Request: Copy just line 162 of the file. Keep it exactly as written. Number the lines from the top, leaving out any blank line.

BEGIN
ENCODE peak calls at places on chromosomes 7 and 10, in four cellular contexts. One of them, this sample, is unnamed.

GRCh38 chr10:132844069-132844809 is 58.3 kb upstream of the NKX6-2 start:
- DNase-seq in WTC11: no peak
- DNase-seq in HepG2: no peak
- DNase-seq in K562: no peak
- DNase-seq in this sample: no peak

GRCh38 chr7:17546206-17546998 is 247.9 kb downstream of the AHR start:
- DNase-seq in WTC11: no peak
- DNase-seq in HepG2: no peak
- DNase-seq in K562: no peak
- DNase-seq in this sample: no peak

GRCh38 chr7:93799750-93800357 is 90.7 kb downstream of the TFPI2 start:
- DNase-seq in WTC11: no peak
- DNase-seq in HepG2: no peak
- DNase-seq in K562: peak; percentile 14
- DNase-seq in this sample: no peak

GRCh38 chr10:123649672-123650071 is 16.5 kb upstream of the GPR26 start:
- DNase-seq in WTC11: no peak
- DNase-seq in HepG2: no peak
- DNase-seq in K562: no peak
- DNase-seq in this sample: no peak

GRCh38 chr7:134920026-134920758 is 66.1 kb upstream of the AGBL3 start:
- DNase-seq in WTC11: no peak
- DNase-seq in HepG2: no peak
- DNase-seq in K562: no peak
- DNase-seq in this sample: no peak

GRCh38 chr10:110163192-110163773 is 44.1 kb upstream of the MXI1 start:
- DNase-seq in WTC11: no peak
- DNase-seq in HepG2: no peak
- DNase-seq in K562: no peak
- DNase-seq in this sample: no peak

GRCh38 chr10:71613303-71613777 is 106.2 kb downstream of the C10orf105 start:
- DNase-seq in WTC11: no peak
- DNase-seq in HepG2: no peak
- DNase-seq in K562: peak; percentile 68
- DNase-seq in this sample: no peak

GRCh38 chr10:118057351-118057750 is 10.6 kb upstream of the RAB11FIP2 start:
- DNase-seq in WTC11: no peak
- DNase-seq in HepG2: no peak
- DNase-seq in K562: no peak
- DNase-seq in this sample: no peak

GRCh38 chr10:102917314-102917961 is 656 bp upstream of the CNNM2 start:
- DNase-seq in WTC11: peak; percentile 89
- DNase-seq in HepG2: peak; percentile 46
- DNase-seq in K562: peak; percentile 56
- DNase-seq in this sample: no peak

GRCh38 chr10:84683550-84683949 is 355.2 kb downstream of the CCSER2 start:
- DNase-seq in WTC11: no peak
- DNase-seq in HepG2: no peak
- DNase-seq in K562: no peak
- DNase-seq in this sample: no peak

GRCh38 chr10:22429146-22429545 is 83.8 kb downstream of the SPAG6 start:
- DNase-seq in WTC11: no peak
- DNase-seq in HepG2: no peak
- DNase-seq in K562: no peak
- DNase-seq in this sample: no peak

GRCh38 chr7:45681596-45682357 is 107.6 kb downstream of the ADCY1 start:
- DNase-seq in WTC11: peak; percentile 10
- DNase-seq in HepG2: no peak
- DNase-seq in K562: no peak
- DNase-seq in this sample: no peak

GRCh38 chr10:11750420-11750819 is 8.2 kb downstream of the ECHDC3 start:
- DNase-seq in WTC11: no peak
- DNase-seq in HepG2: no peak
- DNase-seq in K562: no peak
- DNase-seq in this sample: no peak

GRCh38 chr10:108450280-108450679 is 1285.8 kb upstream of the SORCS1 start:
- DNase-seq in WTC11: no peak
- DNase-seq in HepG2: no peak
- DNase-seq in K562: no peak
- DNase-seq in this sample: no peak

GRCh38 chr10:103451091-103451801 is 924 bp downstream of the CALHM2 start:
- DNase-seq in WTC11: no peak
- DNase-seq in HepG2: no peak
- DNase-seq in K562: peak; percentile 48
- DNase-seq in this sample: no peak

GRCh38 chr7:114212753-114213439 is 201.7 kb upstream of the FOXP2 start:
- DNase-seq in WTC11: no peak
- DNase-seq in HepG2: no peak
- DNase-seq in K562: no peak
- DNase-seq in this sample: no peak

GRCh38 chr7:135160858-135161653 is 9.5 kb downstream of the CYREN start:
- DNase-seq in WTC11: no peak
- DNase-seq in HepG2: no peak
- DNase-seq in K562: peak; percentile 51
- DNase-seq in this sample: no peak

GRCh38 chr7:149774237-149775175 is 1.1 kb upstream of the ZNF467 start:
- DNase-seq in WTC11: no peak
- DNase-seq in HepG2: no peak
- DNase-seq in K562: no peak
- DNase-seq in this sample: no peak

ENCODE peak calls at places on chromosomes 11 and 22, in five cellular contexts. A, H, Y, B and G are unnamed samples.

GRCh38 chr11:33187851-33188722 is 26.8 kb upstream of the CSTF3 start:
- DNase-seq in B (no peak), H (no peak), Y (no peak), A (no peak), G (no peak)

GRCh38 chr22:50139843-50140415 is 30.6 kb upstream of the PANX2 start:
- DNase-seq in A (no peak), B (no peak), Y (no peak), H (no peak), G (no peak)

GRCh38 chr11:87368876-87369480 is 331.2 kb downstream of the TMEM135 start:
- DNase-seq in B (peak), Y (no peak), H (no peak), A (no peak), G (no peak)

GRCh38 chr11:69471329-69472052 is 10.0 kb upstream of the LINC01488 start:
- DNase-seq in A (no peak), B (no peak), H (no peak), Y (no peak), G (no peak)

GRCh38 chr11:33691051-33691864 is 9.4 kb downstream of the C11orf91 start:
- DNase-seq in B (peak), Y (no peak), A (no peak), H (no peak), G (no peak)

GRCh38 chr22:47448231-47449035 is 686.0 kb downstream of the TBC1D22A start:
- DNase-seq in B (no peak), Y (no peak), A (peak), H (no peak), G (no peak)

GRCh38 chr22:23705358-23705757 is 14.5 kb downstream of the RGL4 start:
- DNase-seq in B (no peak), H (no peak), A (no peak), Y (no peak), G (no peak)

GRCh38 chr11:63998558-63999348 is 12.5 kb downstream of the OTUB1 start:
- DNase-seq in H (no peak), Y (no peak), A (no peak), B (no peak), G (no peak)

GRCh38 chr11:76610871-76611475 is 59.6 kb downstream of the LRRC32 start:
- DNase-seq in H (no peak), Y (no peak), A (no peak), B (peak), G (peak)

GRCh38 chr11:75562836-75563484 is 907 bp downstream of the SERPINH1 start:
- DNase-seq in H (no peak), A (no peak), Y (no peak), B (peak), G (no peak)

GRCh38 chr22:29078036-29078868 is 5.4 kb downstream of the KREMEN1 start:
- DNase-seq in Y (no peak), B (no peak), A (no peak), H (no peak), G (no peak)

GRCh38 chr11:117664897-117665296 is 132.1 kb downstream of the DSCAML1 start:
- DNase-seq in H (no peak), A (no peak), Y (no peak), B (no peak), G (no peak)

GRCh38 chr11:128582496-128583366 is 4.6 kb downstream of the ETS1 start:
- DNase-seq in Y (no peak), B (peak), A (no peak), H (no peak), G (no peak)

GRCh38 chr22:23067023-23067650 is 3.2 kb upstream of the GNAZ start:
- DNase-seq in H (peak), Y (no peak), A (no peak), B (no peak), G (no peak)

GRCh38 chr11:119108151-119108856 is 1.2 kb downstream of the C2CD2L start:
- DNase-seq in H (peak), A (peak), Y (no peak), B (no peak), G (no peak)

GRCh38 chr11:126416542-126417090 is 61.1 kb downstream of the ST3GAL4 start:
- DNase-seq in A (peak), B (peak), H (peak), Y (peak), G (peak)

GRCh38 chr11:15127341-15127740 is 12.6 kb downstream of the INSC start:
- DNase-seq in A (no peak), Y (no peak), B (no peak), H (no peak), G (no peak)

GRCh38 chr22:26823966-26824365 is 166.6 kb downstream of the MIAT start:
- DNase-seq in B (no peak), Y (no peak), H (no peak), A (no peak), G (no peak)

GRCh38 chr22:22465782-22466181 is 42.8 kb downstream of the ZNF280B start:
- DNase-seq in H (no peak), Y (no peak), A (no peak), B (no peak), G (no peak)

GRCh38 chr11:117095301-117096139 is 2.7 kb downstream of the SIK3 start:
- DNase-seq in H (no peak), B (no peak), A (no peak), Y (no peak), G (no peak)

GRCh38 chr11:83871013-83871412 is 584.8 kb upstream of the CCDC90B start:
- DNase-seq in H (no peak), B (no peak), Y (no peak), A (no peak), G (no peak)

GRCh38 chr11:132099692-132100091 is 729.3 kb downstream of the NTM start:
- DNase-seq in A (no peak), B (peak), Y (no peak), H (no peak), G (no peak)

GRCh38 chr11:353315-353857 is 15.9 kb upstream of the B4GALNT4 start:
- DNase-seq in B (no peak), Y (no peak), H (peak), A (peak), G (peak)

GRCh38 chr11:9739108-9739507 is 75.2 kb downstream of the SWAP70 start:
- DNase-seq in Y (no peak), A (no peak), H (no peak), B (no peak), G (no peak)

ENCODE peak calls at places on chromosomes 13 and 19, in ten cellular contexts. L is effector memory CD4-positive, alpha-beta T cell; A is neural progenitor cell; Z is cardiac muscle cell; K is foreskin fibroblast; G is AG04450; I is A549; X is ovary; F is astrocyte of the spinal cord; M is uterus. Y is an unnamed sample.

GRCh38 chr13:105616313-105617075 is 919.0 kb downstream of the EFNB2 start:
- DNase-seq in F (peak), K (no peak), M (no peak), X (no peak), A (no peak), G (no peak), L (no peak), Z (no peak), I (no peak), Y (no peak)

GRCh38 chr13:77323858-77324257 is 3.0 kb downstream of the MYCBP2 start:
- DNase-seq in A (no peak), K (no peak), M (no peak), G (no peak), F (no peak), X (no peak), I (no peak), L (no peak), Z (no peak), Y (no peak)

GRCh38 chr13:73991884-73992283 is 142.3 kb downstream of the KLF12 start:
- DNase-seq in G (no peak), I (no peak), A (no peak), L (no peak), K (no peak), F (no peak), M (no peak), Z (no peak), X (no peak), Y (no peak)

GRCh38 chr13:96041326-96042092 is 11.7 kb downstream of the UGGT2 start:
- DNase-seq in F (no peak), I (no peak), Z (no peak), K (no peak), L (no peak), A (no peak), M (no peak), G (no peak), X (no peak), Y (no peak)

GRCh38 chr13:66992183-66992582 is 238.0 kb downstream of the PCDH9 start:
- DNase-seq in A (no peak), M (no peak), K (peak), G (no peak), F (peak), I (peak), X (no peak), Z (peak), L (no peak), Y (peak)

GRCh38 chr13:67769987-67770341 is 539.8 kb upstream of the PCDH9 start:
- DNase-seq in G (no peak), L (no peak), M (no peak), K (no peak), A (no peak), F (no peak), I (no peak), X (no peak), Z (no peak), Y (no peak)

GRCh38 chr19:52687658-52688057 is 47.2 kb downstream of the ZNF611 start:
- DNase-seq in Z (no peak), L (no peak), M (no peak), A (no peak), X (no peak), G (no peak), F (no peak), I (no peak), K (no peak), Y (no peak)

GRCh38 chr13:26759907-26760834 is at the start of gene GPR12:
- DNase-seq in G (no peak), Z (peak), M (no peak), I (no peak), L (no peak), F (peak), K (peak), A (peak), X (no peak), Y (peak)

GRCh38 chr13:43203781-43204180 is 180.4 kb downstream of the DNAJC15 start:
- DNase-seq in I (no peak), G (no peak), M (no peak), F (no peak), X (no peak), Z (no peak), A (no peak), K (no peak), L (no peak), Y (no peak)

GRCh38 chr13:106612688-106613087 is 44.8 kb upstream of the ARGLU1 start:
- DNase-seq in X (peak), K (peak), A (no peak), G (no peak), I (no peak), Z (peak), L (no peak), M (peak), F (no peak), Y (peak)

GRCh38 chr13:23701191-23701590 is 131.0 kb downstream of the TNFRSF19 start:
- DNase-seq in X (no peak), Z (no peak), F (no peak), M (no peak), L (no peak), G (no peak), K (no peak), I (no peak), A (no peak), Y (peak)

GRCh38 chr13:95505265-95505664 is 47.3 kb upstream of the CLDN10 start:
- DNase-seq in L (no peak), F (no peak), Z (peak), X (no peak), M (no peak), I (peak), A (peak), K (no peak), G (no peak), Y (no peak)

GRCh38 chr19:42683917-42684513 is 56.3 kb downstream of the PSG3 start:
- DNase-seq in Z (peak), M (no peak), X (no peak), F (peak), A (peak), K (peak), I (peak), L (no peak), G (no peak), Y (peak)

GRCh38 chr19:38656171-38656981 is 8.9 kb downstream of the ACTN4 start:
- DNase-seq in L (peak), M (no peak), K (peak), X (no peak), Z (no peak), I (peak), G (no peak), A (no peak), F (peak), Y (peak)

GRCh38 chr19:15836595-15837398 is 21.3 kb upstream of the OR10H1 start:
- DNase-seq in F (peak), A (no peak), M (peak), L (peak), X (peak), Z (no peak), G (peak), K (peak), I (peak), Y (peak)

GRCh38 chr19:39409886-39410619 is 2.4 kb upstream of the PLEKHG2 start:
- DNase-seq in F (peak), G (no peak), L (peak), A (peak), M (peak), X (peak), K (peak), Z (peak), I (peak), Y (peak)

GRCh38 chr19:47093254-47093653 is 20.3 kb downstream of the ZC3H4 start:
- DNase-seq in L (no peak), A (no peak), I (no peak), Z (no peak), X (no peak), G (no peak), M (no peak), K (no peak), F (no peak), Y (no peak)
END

GRCh38 chr13:23701191-23701590 is 131.0 kb downstream of the TNFRSF19 start: